After 40 years in this profession, I hope I have achieved some level of professional validity, a trustworthy reputation and a willingness to go anywhere, meet people and seek out new ideas, relationships and opportunities. I hope I can continue doing what I enjoy, which also includes my volunteer work in the slums in Mexico to build hope, and traveling to Africa to deliver food and gifts to blind orphans.

Again, coming back to the why of this adventure we call life in the promotional products industry: I love this stuff. And even if the commercial side does not pay off, the lifestyle, the travel, the cultural and business immersion with other entrepreneurs whom I now call friends is reward enough. As I like to say, “There is more to life than simply commerce.”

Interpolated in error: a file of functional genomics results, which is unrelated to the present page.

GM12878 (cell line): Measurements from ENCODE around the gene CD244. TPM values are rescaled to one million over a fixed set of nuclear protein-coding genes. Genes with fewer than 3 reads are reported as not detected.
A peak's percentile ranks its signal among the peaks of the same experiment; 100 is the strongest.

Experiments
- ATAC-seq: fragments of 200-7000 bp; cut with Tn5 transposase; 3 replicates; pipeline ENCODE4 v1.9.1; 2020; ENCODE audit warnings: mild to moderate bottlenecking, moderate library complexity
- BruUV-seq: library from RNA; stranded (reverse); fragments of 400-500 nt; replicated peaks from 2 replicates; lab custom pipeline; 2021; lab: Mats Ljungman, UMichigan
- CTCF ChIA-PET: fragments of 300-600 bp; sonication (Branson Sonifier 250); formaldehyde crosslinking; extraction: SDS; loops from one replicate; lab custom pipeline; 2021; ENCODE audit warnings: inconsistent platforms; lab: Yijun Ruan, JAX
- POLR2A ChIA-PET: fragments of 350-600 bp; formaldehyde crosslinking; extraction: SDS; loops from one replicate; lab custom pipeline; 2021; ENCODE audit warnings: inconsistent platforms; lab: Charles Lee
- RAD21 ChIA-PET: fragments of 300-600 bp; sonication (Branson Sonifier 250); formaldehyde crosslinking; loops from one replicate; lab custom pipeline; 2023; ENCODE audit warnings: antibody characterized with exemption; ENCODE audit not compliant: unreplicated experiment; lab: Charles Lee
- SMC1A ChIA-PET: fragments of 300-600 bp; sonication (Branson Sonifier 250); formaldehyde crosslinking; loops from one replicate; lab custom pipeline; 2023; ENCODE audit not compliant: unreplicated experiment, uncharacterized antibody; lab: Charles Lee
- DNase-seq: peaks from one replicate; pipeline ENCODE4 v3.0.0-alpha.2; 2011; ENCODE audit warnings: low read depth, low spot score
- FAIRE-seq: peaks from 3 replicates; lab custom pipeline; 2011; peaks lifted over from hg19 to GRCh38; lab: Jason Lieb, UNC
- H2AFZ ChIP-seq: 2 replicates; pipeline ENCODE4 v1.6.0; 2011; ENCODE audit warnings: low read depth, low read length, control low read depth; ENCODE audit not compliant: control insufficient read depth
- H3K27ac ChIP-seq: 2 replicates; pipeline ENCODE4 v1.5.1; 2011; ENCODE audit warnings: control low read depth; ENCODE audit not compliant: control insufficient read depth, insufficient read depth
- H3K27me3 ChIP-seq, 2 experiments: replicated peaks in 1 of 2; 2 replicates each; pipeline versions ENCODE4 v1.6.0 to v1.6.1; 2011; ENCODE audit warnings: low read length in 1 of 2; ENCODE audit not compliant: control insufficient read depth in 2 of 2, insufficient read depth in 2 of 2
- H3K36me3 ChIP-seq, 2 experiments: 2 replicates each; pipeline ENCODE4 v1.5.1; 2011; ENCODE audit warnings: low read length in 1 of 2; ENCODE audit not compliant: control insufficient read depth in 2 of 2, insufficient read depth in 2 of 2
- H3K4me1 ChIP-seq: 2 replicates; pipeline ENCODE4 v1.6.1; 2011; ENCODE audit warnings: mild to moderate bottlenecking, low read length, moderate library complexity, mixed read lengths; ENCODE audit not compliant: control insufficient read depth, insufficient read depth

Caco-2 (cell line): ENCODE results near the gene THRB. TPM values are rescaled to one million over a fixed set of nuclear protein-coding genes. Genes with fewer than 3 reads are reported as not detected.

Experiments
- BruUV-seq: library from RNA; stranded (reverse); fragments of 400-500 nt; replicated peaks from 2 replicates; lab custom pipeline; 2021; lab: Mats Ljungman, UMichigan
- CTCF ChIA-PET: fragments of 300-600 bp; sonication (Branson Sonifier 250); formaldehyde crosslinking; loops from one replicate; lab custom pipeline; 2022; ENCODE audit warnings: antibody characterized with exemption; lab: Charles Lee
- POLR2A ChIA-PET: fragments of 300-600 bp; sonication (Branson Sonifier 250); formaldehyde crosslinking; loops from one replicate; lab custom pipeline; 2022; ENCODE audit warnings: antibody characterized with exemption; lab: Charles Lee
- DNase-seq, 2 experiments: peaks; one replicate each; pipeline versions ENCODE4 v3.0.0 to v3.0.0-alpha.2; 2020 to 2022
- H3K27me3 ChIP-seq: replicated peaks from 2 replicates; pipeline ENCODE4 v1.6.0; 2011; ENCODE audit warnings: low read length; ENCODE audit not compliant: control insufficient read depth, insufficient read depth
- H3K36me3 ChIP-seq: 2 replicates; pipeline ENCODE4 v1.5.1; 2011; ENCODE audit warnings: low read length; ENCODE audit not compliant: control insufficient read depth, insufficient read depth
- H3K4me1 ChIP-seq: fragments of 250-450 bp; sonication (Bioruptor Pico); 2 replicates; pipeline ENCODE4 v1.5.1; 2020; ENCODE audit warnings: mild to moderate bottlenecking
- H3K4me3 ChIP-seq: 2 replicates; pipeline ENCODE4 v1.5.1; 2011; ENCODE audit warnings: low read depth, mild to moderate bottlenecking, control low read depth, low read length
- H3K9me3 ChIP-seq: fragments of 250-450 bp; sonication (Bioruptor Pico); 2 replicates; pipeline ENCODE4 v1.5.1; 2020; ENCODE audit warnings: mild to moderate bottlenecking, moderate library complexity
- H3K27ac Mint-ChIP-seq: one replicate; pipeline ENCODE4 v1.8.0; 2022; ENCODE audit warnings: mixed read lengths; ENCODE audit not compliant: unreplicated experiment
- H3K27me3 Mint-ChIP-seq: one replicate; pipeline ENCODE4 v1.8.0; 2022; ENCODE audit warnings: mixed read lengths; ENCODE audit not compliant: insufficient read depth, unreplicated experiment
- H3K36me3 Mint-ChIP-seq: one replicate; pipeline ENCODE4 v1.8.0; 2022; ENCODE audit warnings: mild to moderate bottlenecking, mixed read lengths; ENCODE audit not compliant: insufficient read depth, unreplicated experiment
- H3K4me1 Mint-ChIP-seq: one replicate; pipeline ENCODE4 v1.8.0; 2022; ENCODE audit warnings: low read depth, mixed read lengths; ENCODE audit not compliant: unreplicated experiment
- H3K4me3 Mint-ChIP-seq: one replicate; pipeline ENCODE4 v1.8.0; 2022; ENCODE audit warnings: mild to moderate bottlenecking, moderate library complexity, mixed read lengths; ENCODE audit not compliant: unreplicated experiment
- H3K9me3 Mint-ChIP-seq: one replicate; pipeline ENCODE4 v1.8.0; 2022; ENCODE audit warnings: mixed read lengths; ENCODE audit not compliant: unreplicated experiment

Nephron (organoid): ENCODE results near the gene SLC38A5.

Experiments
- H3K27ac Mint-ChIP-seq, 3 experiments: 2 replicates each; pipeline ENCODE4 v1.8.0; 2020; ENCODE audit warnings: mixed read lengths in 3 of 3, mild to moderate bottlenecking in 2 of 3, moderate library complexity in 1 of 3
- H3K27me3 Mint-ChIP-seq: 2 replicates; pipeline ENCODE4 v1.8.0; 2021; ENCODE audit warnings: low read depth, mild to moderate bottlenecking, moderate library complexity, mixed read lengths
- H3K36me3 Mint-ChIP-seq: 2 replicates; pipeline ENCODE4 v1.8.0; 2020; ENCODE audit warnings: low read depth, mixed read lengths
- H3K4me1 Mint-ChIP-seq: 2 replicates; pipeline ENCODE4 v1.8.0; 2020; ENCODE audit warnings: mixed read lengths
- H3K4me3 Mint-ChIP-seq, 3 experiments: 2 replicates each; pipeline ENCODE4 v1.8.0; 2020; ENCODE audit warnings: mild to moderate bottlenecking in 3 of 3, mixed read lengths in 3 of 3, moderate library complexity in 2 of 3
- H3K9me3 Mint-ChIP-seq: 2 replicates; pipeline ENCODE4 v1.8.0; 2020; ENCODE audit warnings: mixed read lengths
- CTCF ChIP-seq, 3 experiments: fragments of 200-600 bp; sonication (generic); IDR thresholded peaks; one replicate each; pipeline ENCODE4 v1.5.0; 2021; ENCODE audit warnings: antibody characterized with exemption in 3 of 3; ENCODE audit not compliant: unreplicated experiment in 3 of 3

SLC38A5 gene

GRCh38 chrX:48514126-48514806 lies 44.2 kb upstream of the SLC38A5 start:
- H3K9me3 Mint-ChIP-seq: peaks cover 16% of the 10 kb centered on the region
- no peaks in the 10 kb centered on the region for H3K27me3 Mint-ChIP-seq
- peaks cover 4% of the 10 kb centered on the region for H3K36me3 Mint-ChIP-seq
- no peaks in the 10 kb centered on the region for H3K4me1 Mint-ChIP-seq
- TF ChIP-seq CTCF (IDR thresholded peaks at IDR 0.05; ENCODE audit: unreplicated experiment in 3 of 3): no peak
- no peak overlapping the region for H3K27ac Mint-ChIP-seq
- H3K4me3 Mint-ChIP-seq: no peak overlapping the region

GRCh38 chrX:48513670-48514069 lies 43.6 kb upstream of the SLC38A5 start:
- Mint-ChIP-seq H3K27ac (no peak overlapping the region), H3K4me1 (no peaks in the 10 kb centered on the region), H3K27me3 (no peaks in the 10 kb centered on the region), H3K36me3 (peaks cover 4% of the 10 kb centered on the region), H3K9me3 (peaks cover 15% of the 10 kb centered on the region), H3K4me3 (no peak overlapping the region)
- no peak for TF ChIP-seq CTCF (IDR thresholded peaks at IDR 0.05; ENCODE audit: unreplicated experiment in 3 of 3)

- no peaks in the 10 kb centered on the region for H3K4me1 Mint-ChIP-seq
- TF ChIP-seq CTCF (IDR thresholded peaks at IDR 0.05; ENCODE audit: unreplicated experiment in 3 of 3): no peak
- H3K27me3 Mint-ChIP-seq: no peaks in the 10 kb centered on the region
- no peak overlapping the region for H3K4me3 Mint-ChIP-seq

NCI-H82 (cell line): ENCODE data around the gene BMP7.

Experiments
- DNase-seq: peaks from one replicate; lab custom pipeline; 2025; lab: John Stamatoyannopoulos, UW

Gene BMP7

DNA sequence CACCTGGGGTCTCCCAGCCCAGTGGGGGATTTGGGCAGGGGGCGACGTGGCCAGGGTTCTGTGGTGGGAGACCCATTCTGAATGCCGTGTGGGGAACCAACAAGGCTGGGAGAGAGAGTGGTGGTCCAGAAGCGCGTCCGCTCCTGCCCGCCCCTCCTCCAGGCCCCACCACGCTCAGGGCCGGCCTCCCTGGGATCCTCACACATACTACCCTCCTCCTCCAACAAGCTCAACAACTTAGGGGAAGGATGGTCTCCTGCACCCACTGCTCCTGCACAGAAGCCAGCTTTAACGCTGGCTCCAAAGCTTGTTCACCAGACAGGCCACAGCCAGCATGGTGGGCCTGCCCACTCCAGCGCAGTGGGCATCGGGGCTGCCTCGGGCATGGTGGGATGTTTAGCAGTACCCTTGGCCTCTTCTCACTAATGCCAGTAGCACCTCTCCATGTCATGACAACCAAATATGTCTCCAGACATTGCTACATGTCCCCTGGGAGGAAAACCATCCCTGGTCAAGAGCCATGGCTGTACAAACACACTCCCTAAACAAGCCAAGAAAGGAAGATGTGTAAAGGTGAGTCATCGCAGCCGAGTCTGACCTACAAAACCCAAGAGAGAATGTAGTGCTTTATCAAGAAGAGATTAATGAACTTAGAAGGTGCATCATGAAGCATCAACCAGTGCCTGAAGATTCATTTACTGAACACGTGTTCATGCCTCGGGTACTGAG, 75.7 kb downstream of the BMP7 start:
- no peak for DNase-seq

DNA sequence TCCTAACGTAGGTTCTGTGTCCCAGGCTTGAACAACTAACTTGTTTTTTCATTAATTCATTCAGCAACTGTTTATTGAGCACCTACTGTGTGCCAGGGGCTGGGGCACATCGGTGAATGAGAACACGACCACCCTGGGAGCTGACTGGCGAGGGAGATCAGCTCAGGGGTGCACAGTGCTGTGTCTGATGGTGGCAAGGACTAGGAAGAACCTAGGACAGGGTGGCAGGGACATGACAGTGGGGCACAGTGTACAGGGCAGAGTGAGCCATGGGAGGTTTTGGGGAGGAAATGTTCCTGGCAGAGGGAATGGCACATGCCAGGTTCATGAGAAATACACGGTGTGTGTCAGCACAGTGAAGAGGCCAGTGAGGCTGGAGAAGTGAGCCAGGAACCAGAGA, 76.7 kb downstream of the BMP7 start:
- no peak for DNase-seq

It is a fantastic world to explore. Go be a part of it. This is why I do it.  

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Rod Brown is owner of Pleasanton, California-based distributor MadeToOrder. rod.brown@madetoorder.com